Inside New College House West, it’s immediately apparent that it lives up to its name: It is, at its core, a modern imagining of a college house. Windows are ever-present no matter what corner you turn, inviting nature inside. Contemporary furniture and appliances take up residence in communal kitchens and smart classrooms sit adjacent to a large Quaker Kitchen equipped with video cameras for teaching. Even the wood that makes up a rail bar in the Main Lounge practically glistens in the sunlight, like a beaming welcome from a building that’s as excited for its new residents as they are to come inside.
Today, like those moving into it, New College House West begins its story at Penn.
In total, 427 students will live in New College House West, consisting of sophomores, juniors, and seniors. A third of the house’s students—143—moved in on Friday, Aug. 27, and were welcomed in-person by Penn President Amy Gutmann. Sophomores make up 303 of those new residents, many of whom will be experiencing campus for the first time after taking classes remotely since spring 2020.
“It’s so surreal,” says Yune Kim, a sophomore in the College of Arts and Sciences from Knoxville, Tennessee, who is living on campus for the first time at New College House West. “It’s like, ‘Am I supposed to be here?’ Because I’ve been at home all year last year. I think that once I start seeing more people and taking classes, it will feel more real to me, but for right now it feels like an out-of-body experience.”
She notes that she’s a bit nervous about being on campus and not knowing the area very well, but excited to see people whom she’s met virtually through joining student clubs as a first year, and through classes.
Alberto Abad, a business management senior in the Wharton School who transferred from a university in Madrid, Spain, says he initially was accepted to Penn in 2020, but deferred once the pandemic hit. To be on campus now and living in the brand-new New College House West facility is surreal for him as well.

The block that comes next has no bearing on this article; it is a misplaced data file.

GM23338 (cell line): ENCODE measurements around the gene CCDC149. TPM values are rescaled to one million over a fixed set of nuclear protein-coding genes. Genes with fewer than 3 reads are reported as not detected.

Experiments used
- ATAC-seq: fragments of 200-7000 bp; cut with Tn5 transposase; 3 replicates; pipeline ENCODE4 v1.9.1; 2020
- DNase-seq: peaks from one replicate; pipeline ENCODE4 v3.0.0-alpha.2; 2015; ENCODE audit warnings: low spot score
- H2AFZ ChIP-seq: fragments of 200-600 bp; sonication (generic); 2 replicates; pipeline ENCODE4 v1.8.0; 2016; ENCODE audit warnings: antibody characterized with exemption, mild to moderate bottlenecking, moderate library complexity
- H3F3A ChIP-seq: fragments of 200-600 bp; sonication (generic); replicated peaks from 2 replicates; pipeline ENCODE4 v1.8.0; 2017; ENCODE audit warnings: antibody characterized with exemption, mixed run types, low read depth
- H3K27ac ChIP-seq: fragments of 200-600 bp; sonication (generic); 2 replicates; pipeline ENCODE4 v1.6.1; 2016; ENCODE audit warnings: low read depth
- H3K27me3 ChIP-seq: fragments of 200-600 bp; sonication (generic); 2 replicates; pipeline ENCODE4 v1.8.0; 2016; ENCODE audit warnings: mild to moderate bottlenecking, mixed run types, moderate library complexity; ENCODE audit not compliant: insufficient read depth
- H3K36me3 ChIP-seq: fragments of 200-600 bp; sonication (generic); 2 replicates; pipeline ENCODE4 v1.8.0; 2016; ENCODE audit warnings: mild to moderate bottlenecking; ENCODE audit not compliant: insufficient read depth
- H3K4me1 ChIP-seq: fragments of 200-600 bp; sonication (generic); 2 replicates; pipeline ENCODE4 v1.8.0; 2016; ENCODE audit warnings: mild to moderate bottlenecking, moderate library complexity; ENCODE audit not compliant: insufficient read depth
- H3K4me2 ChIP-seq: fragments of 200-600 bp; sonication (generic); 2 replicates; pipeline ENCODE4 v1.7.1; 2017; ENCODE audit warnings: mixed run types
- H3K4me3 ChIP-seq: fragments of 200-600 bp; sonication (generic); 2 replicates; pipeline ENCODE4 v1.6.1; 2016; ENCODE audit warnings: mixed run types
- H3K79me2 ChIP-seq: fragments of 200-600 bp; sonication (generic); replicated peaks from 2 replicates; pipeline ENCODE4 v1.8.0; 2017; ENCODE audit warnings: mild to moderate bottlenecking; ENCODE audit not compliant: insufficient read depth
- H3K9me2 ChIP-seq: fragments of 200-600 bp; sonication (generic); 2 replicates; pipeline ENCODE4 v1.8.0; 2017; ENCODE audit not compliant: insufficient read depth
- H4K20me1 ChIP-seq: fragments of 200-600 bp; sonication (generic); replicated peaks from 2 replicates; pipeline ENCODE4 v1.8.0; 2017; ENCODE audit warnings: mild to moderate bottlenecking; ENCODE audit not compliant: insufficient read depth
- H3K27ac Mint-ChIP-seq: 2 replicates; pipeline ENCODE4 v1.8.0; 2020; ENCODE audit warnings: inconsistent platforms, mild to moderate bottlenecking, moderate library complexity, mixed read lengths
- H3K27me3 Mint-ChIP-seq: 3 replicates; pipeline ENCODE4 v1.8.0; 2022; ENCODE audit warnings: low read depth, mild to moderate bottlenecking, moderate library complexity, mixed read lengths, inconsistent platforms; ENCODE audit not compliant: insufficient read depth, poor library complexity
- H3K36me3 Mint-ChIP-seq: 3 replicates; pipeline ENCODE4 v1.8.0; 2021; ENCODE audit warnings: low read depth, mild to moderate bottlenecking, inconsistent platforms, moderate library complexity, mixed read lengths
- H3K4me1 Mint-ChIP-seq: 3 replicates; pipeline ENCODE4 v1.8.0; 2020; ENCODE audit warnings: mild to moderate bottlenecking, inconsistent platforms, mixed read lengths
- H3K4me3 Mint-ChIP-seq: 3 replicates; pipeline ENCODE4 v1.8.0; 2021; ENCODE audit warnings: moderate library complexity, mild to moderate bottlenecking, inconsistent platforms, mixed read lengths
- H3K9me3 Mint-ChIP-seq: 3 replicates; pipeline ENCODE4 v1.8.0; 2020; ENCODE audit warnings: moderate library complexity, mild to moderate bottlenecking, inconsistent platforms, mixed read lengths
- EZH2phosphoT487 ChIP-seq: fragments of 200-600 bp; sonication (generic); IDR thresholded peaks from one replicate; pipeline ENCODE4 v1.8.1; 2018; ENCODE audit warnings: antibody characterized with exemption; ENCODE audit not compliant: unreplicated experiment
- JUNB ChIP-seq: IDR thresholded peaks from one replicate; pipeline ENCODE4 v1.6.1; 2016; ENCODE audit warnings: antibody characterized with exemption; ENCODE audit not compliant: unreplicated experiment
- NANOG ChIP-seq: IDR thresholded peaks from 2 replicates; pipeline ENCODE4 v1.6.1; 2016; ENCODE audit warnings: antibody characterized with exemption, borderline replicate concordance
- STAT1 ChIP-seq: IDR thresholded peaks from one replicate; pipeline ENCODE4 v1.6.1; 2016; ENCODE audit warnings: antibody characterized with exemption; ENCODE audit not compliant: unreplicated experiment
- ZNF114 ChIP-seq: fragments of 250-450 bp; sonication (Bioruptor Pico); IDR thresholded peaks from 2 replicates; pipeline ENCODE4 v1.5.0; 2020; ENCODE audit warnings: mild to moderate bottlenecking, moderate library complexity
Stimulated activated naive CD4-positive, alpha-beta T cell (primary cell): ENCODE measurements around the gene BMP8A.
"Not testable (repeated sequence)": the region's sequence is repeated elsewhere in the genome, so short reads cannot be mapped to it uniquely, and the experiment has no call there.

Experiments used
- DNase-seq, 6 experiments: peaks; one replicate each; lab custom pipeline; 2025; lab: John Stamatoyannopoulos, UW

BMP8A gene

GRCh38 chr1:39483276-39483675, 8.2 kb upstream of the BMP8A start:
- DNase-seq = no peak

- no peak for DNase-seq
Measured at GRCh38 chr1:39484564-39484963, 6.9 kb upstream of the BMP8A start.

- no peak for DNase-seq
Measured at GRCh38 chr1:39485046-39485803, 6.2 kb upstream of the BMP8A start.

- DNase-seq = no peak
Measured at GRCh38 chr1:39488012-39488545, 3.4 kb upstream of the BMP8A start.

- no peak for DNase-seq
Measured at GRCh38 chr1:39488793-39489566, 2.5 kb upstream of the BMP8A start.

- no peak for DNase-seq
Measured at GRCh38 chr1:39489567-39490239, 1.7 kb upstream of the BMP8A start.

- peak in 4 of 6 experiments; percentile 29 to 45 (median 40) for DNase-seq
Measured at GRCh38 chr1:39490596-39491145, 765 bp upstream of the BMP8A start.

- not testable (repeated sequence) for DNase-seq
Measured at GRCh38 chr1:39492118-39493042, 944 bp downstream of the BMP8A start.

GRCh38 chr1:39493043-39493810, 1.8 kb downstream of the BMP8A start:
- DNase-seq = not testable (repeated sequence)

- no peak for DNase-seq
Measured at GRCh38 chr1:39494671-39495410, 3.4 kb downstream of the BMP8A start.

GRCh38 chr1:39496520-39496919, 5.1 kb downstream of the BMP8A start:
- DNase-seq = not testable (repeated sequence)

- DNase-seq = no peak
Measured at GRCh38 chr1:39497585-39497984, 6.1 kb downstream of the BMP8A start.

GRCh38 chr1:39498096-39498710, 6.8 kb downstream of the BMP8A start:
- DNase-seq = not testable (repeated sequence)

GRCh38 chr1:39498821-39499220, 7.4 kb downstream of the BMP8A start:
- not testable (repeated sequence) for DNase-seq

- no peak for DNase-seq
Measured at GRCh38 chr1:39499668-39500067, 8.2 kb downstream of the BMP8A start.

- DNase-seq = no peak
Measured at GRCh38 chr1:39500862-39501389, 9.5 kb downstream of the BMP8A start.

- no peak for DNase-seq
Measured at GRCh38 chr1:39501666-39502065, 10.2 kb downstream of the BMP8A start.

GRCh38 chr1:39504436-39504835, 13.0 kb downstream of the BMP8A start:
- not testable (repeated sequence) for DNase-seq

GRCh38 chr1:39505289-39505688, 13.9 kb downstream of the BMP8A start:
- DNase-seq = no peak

“I didn’t believe it until I stepped onto the university,” he says with a laugh.
As the semester starts, he’s most looking forward to meeting his professors. But for now, after moving in on Monday and mostly being alone, he’s just excited to meet his two new roommates, who moved in Friday amidst the bustle of students and their families hauling carts through the halls.
New College House West has had a long road to its debut: It is a $163-million, 250,000-square-foot facility that began construction in early 2018 and completed construction this spring. It’s bounded by Locust Walk and Walnut and 40th streets and was designed by architects from Bohlin Cywinski Jackson, who also designed Lauder College House and took student and staff surveys into account when designing New College House West.
Among the building’s indoor features, in addition to 452 undergraduate bedrooms, are a Main Club Lounge, a fitness and wellness center, music practice rooms, classrooms and seminar rooms, study rooms, communal kitchens, the yet-to-open Café West coffee shop, and a unique Quaker Kitchen space that will feature programming centered around learning the fundamentals of food preparation and nutrition. There are also countless seating areas throughout the building meant to encourage a communal environment, some of which boast stunning corner views of Locust Walk with floor-to-ceiling windows.
Outdoors is a green space that is open to everyone and can host public events for 600 to 1,300 people. There are also outdoor areas accessible from inside the building, like a bridge seating area on the second floor that overlooks the community green space and an adjoining courtyard.